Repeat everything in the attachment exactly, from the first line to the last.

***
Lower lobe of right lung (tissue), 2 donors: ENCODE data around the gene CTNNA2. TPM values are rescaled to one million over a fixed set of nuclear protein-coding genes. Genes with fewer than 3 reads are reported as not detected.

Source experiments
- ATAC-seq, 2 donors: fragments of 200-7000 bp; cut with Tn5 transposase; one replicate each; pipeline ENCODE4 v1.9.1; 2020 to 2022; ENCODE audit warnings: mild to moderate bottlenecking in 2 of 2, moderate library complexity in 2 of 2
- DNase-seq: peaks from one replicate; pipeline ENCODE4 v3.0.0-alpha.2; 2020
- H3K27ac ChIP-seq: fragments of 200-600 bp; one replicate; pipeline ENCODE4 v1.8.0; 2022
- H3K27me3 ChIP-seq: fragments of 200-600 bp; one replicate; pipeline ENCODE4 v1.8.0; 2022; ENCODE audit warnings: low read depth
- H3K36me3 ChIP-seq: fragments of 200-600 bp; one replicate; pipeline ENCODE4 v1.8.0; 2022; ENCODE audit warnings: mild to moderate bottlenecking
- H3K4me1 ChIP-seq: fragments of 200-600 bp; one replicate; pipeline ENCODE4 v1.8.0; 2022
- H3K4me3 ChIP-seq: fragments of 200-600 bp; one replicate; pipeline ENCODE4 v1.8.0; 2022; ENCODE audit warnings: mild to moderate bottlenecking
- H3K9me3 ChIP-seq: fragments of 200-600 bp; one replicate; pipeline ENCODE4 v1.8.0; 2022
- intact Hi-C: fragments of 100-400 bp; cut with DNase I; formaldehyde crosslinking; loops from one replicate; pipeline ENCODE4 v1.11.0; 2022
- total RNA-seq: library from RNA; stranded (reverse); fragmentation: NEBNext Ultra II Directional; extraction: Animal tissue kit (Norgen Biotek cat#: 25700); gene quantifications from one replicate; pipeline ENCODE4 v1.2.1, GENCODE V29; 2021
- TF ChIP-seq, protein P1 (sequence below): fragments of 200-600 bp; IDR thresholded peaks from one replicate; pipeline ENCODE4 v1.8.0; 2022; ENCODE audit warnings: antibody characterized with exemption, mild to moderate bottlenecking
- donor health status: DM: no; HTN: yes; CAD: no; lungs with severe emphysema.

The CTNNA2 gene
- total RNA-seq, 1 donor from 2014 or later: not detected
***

Lower lobe of right lung (tissue), 2 donors: ENCODE data around the gene CTNNA2. TPM values are rescaled to one million over a fixed set of nuclear protein-coding genes. Genes with fewer than 3 reads are reported as not detected.

Source experiments
- ATAC-seq, 2 donors: fragments of 200-7000 bp; cut with Tn5 transposase; one replicate each; pipeline ENCODE4 v1.9.1; 2020 to 2022; ENCODE audit warnings: mild to moderate bottlenecking in 2 of 2, moderate library complexity in 2 of 2
- DNase-seq: peaks from one replicate; pipeline ENCODE4 v3.0.0-alpha.2; 2020
- H3K27ac ChIP-seq: fragments of 200-600 bp; one replicate; pipeline ENCODE4 v1.8.0; 2022
- H3K27me3 ChIP-seq: fragments of 200-600 bp; one replicate; pipeline ENCODE4 v1.8.0; 2022; ENCODE audit warnings: low read depth
- H3K36me3 ChIP-seq: fragments of 200-600 bp; one replicate; pipeline ENCODE4 v1.8.0; 2022; ENCODE audit warnings: mild to moderate bottlenecking
- H3K4me1 ChIP-seq: fragments of 200-600 bp; one replicate; pipeline ENCODE4 v1.8.0; 2022
- H3K4me3 ChIP-seq: fragments of 200-600 bp; one replicate; pipeline ENCODE4 v1.8.0; 2022; ENCODE audit warnings: mild to moderate bottlenecking
- H3K9me3 ChIP-seq: fragments of 200-600 bp; one replicate; pipeline ENCODE4 v1.8.0; 2022
- intact Hi-C: fragments of 100-400 bp; cut with DNase I; formaldehyde crosslinking; loops from one replicate; pipeline ENCODE4 v1.11.0; 2022
- total RNA-seq: library from RNA; stranded (reverse); fragmentation: NEBNext Ultra II Directional; extraction: Animal tissue kit (Norgen Biotek cat#: 25700); gene quantifications from one replicate; pipeline ENCODE4 v1.2.1, GENCODE V29; 2021
- TF ChIP-seq, protein P1 (sequence below): fragments of 200-600 bp; IDR thresholded peaks from one replicate; pipeline ENCODE4 v1.8.0; 2022; ENCODE audit warnings: antibody characterized with exemption, mild to moderate bottlenecking
- donor health status: DM: no; HTN: yes; CAD: no; lungs with severe emphysema.

The CTNNA2 gene
- total RNA-seq, 1 donor from 2014 or later: not detected